“Cool,” I thought to myself as I stepped onto the bus one morning, 10ish years old, hair in pigtails, my Charlie Brown lunchbox clutched in my hands. “An empty seat.”
I sat down, scooted to the window, smiled.
Only then did I realize that there were words all around me. Words jeeringly flung into the air. Words aimed at me.
“EWWW!! You sat in the throw-up seat!”
I didn’t. I did not. Denials rushed through my mind and my own sudden nausea soured my stomach. I looked wildly around at the seat. It looked clean. Much cleaner than usual, actually. This is not a throw-up seat. They’re just being mean. I remained seated, hoping to goodness they’d just leave me alone.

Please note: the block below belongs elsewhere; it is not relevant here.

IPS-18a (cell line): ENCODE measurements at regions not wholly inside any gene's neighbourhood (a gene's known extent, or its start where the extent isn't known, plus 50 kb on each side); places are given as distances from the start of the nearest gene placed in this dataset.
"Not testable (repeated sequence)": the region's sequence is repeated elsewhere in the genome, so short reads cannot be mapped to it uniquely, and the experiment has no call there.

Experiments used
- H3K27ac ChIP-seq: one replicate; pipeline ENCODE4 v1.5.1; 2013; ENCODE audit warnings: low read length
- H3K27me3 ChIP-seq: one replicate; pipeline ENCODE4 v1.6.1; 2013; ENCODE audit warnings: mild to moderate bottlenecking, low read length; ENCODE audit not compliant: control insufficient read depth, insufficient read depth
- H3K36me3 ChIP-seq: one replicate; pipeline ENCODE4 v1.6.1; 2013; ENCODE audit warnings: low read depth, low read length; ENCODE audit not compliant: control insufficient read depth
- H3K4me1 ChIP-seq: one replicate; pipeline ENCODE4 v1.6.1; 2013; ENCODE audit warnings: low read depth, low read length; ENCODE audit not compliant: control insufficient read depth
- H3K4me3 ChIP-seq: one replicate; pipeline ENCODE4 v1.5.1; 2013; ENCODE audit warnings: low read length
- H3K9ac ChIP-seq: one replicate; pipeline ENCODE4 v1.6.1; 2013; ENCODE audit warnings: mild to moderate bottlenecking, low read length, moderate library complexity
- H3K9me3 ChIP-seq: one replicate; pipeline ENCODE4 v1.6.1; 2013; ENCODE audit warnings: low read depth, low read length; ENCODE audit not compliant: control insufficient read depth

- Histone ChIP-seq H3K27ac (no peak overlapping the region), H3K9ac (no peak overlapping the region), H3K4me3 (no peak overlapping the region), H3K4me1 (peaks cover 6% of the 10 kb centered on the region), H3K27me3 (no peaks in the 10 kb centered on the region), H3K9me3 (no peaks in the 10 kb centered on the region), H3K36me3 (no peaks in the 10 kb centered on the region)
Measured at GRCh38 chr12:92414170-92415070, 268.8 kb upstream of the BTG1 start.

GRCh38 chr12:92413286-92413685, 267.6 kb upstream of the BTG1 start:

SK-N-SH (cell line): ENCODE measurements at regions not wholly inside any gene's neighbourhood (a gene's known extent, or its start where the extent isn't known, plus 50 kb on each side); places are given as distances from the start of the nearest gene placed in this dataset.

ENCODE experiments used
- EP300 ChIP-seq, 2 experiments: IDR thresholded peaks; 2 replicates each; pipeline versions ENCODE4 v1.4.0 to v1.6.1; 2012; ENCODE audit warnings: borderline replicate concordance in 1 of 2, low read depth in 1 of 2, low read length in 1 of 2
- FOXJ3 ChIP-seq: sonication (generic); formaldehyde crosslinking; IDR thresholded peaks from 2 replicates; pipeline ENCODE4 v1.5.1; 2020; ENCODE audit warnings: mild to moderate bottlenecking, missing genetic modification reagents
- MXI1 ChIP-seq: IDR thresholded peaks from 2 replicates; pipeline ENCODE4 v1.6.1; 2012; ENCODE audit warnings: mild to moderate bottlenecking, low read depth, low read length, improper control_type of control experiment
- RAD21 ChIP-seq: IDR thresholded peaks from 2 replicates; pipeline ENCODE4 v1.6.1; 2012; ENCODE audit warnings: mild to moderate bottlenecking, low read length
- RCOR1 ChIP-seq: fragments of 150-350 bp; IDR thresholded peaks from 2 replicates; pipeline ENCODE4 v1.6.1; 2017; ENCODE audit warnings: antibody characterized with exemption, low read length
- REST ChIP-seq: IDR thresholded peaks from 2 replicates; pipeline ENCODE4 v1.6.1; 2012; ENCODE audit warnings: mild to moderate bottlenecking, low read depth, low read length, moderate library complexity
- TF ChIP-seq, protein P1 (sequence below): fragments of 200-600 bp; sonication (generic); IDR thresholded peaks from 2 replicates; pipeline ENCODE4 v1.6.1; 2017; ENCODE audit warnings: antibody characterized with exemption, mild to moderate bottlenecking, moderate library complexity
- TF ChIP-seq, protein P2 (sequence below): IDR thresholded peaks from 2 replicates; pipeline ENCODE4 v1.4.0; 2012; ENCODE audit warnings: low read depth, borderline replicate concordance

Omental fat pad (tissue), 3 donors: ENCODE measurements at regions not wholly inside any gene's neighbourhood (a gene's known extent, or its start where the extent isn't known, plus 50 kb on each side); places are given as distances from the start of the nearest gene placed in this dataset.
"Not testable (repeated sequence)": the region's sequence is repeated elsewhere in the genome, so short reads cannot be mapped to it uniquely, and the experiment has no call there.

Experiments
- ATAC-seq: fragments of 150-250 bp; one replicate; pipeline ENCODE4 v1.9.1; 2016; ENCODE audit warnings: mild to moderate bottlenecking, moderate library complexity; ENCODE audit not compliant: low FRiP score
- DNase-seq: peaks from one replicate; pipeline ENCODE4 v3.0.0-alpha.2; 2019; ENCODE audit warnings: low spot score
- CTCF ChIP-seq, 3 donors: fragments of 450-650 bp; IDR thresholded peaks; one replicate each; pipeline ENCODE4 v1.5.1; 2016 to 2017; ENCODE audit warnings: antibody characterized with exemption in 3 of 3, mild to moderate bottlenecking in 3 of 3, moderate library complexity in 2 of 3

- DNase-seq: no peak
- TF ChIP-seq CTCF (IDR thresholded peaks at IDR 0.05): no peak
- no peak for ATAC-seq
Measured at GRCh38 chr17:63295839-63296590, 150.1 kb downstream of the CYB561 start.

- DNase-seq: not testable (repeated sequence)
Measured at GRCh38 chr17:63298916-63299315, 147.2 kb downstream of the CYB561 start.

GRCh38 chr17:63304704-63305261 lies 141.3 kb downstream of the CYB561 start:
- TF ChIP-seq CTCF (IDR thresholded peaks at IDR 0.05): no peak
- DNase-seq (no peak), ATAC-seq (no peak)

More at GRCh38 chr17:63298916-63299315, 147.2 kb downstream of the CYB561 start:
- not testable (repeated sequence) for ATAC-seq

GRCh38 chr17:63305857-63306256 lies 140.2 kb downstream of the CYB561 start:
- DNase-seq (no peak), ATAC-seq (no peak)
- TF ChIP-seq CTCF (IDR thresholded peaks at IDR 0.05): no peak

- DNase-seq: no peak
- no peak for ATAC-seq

“You’re in the throw-up seat, you’re in the throw-up seat,” voices chanted all around me.
“I am not,” I muttered, redder than the beets Mom served at dinner.
“Are too, Freddy’s little sister threw up there right after we picked her up. And you’re sitting in it.”
So that’s why the bus was late today. Shoot. I AM sitting in the throw-up seat.
“Cleaned it up,” grunted the bus driver, Mr. Faff, a cap-wearing, denture-sporting, laid-back man who doubled as the school janitor during the day. Sometimes he took out his dentures to make us laugh. Mostly he just minded his own business and left us to mind ours.
“He cleaned it up,” I whispered in my defense. “He did. He cleaned it up.”
But he couldn’t clean its reputation.